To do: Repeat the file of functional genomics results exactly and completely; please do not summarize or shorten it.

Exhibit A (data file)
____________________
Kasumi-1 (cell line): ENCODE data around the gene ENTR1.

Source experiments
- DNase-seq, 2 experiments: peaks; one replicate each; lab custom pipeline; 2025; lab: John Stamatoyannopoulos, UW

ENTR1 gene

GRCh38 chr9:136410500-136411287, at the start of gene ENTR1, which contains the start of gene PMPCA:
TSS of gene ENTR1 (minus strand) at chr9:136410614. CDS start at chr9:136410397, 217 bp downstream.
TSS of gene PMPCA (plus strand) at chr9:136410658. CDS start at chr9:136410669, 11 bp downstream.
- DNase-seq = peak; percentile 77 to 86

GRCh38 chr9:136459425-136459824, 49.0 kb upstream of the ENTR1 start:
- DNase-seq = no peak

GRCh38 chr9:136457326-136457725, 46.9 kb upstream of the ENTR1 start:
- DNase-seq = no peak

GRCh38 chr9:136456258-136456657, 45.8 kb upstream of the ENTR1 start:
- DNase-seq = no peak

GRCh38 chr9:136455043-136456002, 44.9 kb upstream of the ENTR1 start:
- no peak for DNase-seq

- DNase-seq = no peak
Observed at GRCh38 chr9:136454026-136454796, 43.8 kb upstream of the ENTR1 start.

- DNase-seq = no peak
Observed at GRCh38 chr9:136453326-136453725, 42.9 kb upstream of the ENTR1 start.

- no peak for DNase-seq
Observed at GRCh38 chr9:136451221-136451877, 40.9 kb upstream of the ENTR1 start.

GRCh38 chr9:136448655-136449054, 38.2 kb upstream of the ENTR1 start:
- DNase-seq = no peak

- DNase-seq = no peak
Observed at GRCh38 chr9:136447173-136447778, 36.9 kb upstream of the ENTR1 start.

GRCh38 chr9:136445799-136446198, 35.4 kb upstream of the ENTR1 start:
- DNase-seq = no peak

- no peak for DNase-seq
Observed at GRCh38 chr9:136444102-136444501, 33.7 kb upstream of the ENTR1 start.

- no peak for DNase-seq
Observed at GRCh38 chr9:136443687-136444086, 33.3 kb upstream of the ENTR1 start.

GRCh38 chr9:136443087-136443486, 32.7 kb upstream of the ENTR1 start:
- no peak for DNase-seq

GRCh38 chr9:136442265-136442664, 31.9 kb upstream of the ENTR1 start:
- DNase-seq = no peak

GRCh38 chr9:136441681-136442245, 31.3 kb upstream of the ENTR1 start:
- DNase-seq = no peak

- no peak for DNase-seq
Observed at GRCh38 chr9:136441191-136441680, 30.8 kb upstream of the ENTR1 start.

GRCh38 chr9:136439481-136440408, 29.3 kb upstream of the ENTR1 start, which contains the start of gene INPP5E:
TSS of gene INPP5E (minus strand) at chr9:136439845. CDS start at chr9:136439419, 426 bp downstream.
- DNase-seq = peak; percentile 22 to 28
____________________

Kasumi-1 (cell line): ENCODE data around the gene ENTR1.

Source experiments
- DNase-seq, 2 experiments: peaks; one replicate each; lab custom pipeline; 2025; lab: John Stamatoyannopoulos, UW

ENTR1 gene

GRCh38 chr9:136410500-136411287, at the start of gene ENTR1, which contains the start of gene PMPCA:
TSS of gene ENTR1 (minus strand) at chr9:136410614. CDS start at chr9:136410397, 217 bp downstream.
TSS of gene PMPCA (plus strand) at chr9:136410658. CDS start at chr9:136410669, 11 bp downstream.
- DNase-seq = peak; percentile 77 to 86

GRCh38 chr9:136459425-136459824, 49.0 kb upstream of the ENTR1 start:
- DNase-seq = no peak

GRCh38 chr9:136457326-136457725, 46.9 kb upstream of the ENTR1 start:
- DNase-seq = no peak

GRCh38 chr9:136456258-136456657, 45.8 kb upstream of the ENTR1 start:
- DNase-seq = no peak

GRCh38 chr9:136455043-136456002, 44.9 kb upstream of the ENTR1 start:
- no peak for DNase-seq

- DNase-seq = no peak
Observed at GRCh38 chr9:136454026-136454796, 43.8 kb upstream of the ENTR1 start.

- DNase-seq = no peak
Observed at GRCh38 chr9:136453326-136453725, 42.9 kb upstream of the ENTR1 start.

- no peak for DNase-seq
Observed at GRCh38 chr9:136451221-136451877, 40.9 kb upstream of the ENTR1 start.

GRCh38 chr9:136448655-136449054, 38.2 kb upstream of the ENTR1 start:
- DNase-seq = no peak

- DNase-seq = no peak
Observed at GRCh38 chr9:136447173-136447778, 36.9 kb upstream of the ENTR1 start.

GRCh38 chr9:136445799-136446198, 35.4 kb upstream of the ENTR1 start:
- DNase-seq = no peak

- no peak for DNase-seq
Observed at GRCh38 chr9:136444102-136444501, 33.7 kb upstream of the ENTR1 start.

- no peak for DNase-seq
Observed at GRCh38 chr9:136443687-136444086, 33.3 kb upstream of the ENTR1 start.

GRCh38 chr9:136443087-136443486, 32.7 kb upstream of the ENTR1 start:
- no peak for DNase-seq

GRCh38 chr9:136442265-136442664, 31.9 kb upstream of the ENTR1 start:
- DNase-seq = no peak

GRCh38 chr9:136441681-136442245, 31.3 kb upstream of the ENTR1 start:
- DNase-seq = no peak

- no peak for DNase-seq
Observed at GRCh38 chr9:136441191-136441680, 30.8 kb upstream of the ENTR1 start.

GRCh38 chr9:136439481-136440408, 29.3 kb upstream of the ENTR1 start, which contains the start of gene INPP5E:
TSS of gene INPP5E (minus strand) at chr9:136439845. CDS start at chr9:136439419, 426 bp downstream.
- DNase-seq = peak; percentile 22 to 28